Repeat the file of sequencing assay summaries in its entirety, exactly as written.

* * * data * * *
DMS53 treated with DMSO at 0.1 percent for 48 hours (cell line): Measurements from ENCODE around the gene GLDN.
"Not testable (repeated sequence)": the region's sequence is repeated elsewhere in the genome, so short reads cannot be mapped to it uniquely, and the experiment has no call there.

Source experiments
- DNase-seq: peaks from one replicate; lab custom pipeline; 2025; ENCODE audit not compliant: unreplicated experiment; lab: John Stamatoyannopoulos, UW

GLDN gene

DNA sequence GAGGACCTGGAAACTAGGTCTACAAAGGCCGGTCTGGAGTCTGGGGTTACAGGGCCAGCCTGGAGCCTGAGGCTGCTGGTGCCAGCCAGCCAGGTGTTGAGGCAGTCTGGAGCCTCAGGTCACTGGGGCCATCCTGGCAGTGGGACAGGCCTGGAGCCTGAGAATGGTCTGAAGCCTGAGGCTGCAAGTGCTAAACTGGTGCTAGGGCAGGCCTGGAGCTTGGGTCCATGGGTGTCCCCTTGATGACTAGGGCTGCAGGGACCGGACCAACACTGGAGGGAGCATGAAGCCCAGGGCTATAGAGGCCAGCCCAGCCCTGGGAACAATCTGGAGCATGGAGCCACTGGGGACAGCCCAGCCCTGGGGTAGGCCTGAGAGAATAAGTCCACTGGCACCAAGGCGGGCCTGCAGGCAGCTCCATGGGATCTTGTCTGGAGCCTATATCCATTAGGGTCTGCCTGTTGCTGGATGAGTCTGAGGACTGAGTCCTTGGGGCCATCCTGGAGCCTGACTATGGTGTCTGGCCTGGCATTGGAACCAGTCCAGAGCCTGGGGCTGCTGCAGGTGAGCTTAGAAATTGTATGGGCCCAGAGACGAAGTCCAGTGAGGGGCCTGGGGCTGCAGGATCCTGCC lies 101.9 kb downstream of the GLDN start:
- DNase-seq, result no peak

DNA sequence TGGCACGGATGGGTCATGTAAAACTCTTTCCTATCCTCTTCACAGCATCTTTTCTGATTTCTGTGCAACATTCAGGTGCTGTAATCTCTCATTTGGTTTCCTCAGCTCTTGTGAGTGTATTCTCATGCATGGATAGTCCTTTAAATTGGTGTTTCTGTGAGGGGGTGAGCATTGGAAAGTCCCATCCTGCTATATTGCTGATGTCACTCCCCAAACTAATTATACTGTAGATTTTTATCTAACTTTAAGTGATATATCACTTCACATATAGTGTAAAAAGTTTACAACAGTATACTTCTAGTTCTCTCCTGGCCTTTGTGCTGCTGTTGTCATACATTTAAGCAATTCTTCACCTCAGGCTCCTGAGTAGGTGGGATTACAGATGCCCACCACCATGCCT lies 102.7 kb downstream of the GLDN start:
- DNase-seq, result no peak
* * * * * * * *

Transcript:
DMS53 treated with DMSO at 0.1 percent for 48 hours (cell line): Measurements from ENCODE around the gene GLDN.
"Not testable (repeated sequence)": the region's sequence is repeated elsewhere in the genome, so short reads cannot be mapped to it uniquely, and the experiment has no call there.

Source experiments
- DNase-seq: peaks from one replicate; lab custom pipeline; 2025; ENCODE audit not compliant: unreplicated experiment; lab: John Stamatoyannopoulos, UW

GLDN gene

DNA sequence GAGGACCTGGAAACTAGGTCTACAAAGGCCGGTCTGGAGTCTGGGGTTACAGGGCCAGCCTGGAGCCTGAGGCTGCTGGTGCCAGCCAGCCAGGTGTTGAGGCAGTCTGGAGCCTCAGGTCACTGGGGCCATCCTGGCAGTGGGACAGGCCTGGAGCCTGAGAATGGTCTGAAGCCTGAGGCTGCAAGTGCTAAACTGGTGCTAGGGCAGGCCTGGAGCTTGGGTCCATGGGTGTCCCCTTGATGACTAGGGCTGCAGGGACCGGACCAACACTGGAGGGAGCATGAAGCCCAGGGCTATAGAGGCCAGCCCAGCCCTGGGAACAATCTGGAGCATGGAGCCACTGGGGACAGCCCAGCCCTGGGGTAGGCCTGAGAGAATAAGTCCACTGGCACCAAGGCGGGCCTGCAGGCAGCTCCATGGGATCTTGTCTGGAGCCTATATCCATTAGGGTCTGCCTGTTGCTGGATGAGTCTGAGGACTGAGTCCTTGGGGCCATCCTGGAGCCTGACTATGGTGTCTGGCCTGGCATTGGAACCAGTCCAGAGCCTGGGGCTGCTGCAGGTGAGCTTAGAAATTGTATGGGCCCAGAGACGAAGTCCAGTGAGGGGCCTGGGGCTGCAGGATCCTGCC lies 101.9 kb downstream of the GLDN start:
- DNase-seq, result no peak

DNA sequence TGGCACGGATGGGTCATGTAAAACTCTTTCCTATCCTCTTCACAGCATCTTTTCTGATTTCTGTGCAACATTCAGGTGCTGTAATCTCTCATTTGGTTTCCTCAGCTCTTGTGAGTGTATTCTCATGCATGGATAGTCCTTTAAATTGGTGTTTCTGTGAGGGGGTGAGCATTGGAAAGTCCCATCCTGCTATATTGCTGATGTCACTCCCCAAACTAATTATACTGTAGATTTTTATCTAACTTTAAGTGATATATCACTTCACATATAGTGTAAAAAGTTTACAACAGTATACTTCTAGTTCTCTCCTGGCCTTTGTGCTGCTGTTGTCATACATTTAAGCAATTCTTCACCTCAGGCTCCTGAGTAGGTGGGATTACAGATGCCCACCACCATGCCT lies 102.7 kb downstream of the GLDN start:
- DNase-seq, result no peak